Sep 26, 2022·edited Sep 26, 2022Liked by Mahima Vashisht

I was weeping by the end of this one. I'm not a mother who has had a similar experience. I'm a single woman, a 35 year old widow who has basic (extremely high by Indian standards) expectations from the next man who may become my partner. A non- raja beta, a mental load sharer etc. For me, the family vs career question crept in even before I had a family.

Romita's story resonates so much. I'm now at a prestigious institution in London, pursuing my Masters. But the joy of getting this offer was dampened a few months back when I was asked what was the value in this when I should be prioritizing finding a husband. It canceled all the hard work that went into getting a place in this course (oh God, the horror of writing and rewriting those essays). I almost didn't go, the self doubt was enormous. Now that I'm here, I know I'm at the right place, away from the 'concerned' looks of family members.

And there's obviously the flip side, the mom guilt that Romita mentioned. A fellow student here is a mom who had the extra stress of bringing her whole family to London, find a house close enough to college so she could get the kids ready for school before going for her own classes, and manage the finances for 4 people coming to London rather than just herself. She ultimately decided to opt for a less expensive course at a different university. I asked her if leaving the family behind was an option, and she said her kids were at a delicate stage in life. I wish someone in her family had given her the courage and confidence that her kids would be well looked after in India for a year, that she could concentrate on her Masters (a bloody daunting thing in itself) and leave family worries behind. I want to believe it is her independent decision to take the family along, but it is the manifestation of years of rubbish conditioning.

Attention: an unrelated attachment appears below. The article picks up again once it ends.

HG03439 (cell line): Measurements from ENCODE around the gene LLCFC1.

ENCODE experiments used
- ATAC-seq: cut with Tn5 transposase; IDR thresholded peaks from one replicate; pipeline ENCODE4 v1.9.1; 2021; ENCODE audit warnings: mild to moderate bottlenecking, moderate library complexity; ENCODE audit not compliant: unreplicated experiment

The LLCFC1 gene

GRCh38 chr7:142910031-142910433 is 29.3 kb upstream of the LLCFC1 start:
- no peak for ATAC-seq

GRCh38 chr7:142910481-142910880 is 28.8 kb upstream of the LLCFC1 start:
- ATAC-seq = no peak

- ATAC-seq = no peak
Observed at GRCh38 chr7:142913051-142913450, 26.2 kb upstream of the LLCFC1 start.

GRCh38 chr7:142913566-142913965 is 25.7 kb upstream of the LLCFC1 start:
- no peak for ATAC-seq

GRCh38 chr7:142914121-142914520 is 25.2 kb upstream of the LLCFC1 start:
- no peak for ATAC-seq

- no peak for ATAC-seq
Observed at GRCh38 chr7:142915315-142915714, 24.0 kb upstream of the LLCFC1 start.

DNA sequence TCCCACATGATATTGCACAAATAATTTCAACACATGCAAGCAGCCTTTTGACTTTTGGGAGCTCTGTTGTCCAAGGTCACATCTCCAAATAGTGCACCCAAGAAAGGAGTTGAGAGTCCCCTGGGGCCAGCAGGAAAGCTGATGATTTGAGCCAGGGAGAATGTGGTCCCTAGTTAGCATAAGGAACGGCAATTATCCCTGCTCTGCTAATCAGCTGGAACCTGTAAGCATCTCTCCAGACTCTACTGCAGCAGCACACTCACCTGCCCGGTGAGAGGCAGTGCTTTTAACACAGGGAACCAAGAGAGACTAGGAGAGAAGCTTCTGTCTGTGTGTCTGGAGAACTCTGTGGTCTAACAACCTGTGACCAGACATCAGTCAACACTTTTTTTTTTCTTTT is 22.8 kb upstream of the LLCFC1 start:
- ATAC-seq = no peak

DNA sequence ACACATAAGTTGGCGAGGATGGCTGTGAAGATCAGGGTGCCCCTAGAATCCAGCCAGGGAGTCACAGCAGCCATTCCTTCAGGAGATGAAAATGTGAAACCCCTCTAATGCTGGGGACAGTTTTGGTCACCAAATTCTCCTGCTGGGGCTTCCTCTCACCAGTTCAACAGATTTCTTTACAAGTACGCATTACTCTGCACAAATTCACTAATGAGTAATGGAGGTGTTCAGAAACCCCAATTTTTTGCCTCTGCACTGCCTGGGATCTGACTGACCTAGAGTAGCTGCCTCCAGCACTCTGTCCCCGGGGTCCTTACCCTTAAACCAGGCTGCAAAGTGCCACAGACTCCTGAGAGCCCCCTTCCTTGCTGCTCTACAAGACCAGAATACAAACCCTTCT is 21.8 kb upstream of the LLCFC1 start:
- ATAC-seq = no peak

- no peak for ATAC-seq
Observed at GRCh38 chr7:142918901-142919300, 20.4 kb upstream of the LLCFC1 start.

I'm sorry for the long comment, but this triggered so much recent anguish. Not engaging with our dearest family members when they doubt our priorities is the hardest thing to do. But it is the right thing to do. I wish it were easier for us. More power to all the women who take on these prejudices and power through life. And more power to you, Mahima, for calling out these realities for what they are.

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I feel like an Onion, every week asi read your post, i peel off a layer that i never really understood i had but which was wrapped around me tightly.

Great going Mahima. Still listening to your episode, one hour more to go.

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Sep 26, 2022Liked by Mahima Vashisht

it was a pleasure reading this email. I hate it when people say such nonsensical things like "leave your crown in the garrage", and i had burned when i read it from her memoirs. I surely wasn't aware of your newsletter, and i now try to forward it to as many people (not only women) in my contacts, as soon as i hear them sensible enough to percieve a conversation such as this.

Thank you for keeping on writing about these, and God bless (although i believe Amit doesn't believe in them), for introducing us to you and your work.


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May 11Liked by Mahima Vashisht

Yes. Hearing that "leave your crown in the garage " that too from a mom no less .. had me seething from the day i saw that article long ago before here.

I even posted a rejoinder on Instagram about it with many agreeing with me.

I made compromises on my career to fit my family responsibilities a load I carried alone .. refused to take up promotion though all ky colleagues knew my calibre. I regret it to this day.

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